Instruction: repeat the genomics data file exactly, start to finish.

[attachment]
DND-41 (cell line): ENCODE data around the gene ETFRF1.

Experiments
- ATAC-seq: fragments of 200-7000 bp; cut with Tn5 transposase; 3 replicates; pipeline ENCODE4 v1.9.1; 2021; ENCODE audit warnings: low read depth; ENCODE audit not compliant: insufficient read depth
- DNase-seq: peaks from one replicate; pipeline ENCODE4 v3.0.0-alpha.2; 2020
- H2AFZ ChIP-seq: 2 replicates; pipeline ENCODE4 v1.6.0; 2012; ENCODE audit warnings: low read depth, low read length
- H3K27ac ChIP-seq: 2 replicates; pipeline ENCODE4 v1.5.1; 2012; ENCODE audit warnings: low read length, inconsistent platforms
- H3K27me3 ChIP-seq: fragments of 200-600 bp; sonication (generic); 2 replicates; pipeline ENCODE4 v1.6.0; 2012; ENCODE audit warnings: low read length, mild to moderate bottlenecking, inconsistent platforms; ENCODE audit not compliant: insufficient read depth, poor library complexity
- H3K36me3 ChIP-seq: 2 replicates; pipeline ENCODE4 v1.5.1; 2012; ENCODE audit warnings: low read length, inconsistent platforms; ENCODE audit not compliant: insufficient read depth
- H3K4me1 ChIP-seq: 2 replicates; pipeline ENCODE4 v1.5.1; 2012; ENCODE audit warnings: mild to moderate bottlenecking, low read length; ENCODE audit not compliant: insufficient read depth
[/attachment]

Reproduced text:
DND-41 (cell line): ENCODE data around the gene ETFRF1.

Experiments
- ATAC-seq: fragments of 200-7000 bp; cut with Tn5 transposase; 3 replicates; pipeline ENCODE4 v1.9.1; 2021; ENCODE audit warnings: low read depth; ENCODE audit not compliant: insufficient read depth
- DNase-seq: peaks from one replicate; pipeline ENCODE4 v3.0.0-alpha.2; 2020
- H2AFZ ChIP-seq: 2 replicates; pipeline ENCODE4 v1.6.0; 2012; ENCODE audit warnings: low read depth, low read length
- H3K27ac ChIP-seq: 2 replicates; pipeline ENCODE4 v1.5.1; 2012; ENCODE audit warnings: low read length, inconsistent platforms
- H3K27me3 ChIP-seq: fragments of 200-600 bp; sonication (generic); 2 replicates; pipeline ENCODE4 v1.6.0; 2012; ENCODE audit warnings: low read length, mild to moderate bottlenecking, inconsistent platforms; ENCODE audit not compliant: insufficient read depth, poor library complexity
- H3K36me3 ChIP-seq: 2 replicates; pipeline ENCODE4 v1.5.1; 2012; ENCODE audit warnings: low read length, inconsistent platforms; ENCODE audit not compliant: insufficient read depth
- H3K4me1 ChIP-seq: 2 replicates; pipeline ENCODE4 v1.5.1; 2012; ENCODE audit warnings: mild to moderate bottlenecking, low read length; ENCODE audit not compliant: insufficient read depth